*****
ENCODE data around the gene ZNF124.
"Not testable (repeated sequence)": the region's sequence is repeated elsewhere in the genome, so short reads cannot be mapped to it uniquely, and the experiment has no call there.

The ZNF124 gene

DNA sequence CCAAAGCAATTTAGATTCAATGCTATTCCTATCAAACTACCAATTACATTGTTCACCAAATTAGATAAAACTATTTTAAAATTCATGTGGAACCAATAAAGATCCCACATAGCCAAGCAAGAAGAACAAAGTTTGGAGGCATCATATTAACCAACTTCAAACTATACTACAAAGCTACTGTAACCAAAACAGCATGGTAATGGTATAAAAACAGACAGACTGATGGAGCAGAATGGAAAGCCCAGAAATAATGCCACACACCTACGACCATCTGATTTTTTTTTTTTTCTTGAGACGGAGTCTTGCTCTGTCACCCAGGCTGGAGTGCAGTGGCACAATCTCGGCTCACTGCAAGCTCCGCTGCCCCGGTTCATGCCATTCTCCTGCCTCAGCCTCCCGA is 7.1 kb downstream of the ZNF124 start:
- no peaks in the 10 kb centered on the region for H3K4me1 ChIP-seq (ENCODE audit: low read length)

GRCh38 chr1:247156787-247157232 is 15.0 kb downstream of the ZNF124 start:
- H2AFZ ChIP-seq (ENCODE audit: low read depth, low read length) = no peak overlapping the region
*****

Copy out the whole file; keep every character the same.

ENCODE data around the gene ZNF124.
"Not testable (repeated sequence)": the region's sequence is repeated elsewhere in the genome, so short reads cannot be mapped to it uniquely, and the experiment has no call there.

The ZNF124 gene

DNA sequence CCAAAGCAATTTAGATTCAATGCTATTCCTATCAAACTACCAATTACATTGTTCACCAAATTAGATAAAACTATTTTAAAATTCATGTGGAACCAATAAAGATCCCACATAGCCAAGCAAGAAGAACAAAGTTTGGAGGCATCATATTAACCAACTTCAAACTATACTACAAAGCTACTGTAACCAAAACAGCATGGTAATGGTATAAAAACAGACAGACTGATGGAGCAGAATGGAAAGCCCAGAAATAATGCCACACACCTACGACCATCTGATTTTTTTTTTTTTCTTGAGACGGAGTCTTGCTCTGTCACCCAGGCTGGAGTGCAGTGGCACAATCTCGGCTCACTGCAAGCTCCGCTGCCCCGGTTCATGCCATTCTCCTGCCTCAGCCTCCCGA is 7.1 kb downstream of the ZNF124 start:
- no peaks in the 10 kb centered on the region for H3K4me1 ChIP-seq (ENCODE audit: low read length)

GRCh38 chr1:247156787-247157232 is 15.0 kb downstream of the ZNF124 start:
- H2AFZ ChIP-seq (ENCODE audit: low read depth, low read length) = no peak overlapping the region